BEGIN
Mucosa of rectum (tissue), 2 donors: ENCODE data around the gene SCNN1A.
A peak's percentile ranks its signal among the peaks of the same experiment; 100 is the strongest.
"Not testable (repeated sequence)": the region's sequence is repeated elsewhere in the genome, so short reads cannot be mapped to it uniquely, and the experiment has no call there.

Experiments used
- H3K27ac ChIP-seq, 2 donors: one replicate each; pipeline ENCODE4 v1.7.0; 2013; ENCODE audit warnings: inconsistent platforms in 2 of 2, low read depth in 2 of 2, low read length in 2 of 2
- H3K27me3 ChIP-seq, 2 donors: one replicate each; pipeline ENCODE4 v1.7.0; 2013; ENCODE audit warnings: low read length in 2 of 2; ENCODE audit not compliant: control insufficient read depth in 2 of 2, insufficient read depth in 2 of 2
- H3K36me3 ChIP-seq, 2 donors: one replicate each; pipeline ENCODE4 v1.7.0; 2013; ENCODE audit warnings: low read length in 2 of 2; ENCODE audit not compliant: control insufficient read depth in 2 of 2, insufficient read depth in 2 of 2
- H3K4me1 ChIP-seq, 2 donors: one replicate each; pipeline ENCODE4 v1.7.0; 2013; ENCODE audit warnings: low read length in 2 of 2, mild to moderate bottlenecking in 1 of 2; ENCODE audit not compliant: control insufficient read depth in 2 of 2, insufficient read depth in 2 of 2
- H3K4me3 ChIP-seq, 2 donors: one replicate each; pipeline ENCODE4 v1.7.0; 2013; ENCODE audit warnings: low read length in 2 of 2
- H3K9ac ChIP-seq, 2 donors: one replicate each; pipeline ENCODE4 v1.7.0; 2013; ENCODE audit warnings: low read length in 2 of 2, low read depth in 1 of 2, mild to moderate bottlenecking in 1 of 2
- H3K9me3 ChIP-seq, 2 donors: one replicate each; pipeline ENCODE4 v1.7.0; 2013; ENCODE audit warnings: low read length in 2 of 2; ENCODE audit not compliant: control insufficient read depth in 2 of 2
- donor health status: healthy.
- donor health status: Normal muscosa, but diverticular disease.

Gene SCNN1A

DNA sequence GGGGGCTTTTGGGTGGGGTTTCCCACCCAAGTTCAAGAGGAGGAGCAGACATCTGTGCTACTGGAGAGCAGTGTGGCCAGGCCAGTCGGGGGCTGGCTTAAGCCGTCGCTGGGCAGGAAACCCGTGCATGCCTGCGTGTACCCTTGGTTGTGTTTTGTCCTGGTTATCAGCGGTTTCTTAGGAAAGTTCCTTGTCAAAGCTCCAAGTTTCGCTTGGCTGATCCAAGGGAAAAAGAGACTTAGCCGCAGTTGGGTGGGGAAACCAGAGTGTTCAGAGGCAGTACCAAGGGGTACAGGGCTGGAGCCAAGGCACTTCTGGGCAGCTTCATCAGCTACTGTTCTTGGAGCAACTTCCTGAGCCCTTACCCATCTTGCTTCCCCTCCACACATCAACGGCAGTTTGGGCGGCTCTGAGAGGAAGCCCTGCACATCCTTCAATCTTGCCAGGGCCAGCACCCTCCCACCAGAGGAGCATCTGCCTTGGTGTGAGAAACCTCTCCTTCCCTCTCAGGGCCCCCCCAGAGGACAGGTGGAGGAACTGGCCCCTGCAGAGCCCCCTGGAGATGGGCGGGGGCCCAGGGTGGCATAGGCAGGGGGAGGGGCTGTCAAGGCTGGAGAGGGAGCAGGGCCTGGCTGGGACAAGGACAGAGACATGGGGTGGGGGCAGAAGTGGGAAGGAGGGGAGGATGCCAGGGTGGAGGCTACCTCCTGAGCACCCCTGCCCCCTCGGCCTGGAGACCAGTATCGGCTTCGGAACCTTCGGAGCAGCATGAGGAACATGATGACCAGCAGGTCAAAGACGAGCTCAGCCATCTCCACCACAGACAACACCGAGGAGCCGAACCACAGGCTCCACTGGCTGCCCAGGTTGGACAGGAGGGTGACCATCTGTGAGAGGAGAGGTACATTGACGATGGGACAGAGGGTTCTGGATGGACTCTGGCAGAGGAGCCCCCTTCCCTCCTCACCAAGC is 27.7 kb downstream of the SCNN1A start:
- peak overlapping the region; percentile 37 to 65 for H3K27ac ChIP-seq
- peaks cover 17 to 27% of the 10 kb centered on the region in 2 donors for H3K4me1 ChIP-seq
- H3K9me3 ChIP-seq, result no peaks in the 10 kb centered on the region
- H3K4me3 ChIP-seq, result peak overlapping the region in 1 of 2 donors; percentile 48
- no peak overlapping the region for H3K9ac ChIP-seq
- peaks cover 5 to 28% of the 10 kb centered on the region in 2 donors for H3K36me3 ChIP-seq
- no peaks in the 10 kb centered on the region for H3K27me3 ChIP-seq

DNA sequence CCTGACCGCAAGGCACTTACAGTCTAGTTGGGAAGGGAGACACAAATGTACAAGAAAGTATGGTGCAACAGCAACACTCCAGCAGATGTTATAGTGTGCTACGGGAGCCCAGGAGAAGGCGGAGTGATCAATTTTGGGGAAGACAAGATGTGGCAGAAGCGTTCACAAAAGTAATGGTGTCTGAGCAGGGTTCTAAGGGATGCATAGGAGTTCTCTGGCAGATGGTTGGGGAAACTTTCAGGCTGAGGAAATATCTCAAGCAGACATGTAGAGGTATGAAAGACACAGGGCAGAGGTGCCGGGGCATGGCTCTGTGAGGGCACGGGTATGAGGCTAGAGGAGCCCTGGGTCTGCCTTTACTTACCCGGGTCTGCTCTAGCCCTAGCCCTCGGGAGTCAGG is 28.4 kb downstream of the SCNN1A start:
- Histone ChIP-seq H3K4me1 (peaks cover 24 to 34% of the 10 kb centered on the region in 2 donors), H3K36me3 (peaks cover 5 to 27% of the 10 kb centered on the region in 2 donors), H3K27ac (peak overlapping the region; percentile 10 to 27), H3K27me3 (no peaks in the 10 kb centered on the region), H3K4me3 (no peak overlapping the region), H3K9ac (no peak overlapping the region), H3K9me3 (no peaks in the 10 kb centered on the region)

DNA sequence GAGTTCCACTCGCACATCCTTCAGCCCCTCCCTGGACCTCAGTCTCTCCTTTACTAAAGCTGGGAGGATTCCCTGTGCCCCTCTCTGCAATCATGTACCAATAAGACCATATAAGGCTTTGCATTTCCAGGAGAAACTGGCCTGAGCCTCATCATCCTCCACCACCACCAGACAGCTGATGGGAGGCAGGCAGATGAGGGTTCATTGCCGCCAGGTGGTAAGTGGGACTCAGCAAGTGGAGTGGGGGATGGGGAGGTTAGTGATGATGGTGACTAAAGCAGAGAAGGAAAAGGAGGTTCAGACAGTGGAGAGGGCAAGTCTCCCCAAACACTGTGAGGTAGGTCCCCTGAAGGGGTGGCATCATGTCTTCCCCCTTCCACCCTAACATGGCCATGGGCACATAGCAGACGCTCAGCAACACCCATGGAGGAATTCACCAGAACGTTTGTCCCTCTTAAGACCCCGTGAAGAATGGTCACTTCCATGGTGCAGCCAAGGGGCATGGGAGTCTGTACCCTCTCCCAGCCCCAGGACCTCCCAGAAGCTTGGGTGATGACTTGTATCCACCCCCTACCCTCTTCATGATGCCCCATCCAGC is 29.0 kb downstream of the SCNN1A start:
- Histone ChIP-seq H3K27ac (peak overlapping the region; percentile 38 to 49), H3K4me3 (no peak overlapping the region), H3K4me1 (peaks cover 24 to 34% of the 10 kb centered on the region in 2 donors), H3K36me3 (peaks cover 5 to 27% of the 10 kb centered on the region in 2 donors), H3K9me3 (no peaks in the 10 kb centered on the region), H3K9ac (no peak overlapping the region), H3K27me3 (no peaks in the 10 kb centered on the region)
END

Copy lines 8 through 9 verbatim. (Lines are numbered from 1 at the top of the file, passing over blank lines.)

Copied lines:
- H3K4me1 ChIP-seq, 2 donors: one replicate each; pipeline ENCODE4 v1.7.0; 2013; ENCODE audit warnings: low read length in 2 of 2, mild to moderate bottlenecking in 1 of 2; ENCODE audit not compliant: control insufficient read depth in 2 of 2, insufficient read depth in 2 of 2
- H3K4me3 ChIP-seq, 2 donors: one replicate each; pipeline ENCODE4 v1.7.0; 2013; ENCODE audit warnings: low read length in 2 of 2